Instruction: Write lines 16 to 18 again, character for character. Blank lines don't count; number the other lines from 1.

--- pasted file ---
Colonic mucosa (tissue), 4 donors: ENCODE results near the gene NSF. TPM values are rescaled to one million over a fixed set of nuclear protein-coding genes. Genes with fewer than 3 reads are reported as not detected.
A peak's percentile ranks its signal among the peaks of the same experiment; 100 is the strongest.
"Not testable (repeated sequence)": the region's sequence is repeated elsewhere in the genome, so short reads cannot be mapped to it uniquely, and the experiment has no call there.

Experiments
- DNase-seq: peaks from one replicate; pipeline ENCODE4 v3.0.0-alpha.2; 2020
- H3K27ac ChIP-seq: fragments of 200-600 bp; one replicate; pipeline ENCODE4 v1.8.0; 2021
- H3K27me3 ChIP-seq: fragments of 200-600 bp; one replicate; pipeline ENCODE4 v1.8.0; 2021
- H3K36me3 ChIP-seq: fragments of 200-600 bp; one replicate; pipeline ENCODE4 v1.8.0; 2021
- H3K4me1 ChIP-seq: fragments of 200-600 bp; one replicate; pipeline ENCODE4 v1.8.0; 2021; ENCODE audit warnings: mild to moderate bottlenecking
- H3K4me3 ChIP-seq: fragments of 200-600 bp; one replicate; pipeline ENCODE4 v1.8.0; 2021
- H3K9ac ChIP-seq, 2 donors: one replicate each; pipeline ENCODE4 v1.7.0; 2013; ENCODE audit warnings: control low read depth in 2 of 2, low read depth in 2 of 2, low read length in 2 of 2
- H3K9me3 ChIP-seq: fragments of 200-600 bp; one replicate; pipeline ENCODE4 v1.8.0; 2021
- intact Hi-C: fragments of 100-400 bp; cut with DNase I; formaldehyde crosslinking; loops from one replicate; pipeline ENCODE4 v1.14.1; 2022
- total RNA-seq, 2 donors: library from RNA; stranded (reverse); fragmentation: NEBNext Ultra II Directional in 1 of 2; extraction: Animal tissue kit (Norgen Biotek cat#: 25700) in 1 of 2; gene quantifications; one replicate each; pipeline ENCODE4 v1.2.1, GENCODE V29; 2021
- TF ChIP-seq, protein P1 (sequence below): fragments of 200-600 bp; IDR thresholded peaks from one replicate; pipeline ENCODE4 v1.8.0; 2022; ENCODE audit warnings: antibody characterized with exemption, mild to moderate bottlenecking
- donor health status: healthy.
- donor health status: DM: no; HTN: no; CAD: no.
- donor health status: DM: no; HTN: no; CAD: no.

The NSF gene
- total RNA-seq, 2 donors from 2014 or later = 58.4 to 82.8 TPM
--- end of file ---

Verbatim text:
- donor health status: healthy.
- donor health status: DM: no; HTN: no; CAD: no.
- donor health status: DM: no; HTN: no; CAD: no.